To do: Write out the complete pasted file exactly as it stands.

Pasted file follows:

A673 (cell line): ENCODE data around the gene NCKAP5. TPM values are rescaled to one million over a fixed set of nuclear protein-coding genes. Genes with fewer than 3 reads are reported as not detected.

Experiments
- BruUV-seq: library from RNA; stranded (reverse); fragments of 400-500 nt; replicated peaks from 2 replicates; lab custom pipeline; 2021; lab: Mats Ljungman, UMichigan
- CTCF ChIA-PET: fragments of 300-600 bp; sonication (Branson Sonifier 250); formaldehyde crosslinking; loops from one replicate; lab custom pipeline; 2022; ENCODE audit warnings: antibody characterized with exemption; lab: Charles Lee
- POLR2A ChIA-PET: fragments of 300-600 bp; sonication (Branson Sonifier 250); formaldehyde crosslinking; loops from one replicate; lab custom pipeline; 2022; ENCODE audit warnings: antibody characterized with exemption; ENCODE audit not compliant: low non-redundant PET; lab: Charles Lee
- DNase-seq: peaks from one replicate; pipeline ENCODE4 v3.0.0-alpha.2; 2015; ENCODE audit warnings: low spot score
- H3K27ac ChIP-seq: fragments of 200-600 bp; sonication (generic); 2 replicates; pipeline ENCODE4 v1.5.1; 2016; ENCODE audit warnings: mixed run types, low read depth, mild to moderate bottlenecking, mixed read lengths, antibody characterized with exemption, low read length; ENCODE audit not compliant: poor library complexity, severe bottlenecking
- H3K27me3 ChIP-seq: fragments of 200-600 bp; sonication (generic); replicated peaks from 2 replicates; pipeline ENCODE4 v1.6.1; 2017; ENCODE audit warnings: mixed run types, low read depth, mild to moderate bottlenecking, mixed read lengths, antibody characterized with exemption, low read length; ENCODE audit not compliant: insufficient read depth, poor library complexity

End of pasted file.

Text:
A673 (cell line): ENCODE data around the gene NCKAP5. TPM values are rescaled to one million over a fixed set of nuclear protein-coding genes. Genes with fewer than 3 reads are reported as not detected.

Experiments
- BruUV-seq: library from RNA; stranded (reverse); fragments of 400-500 nt; replicated peaks from 2 replicates; lab custom pipeline; 2021; lab: Mats Ljungman, UMichigan
- CTCF ChIA-PET: fragments of 300-600 bp; sonication (Branson Sonifier 250); formaldehyde crosslinking; loops from one replicate; lab custom pipeline; 2022; ENCODE audit warnings: antibody characterized with exemption; lab: Charles Lee
- POLR2A ChIA-PET: fragments of 300-600 bp; sonication (Branson Sonifier 250); formaldehyde crosslinking; loops from one replicate; lab custom pipeline; 2022; ENCODE audit warnings: antibody characterized with exemption; ENCODE audit not compliant: low non-redundant PET; lab: Charles Lee
- DNase-seq: peaks from one replicate; pipeline ENCODE4 v3.0.0-alpha.2; 2015; ENCODE audit warnings: low spot score
- H3K27ac ChIP-seq: fragments of 200-600 bp; sonication (generic); 2 replicates; pipeline ENCODE4 v1.5.1; 2016; ENCODE audit warnings: mixed run types, low read depth, mild to moderate bottlenecking, mixed read lengths, antibody characterized with exemption, low read length; ENCODE audit not compliant: poor library complexity, severe bottlenecking
- H3K27me3 ChIP-seq: fragments of 200-600 bp; sonication (generic); replicated peaks from 2 replicates; pipeline ENCODE4 v1.6.1; 2017; ENCODE audit warnings: mixed run types, low read depth, mild to moderate bottlenecking, mixed read lengths, antibody characterized with exemption, low read length; ENCODE audit not compliant: insufficient read depth, poor library complexity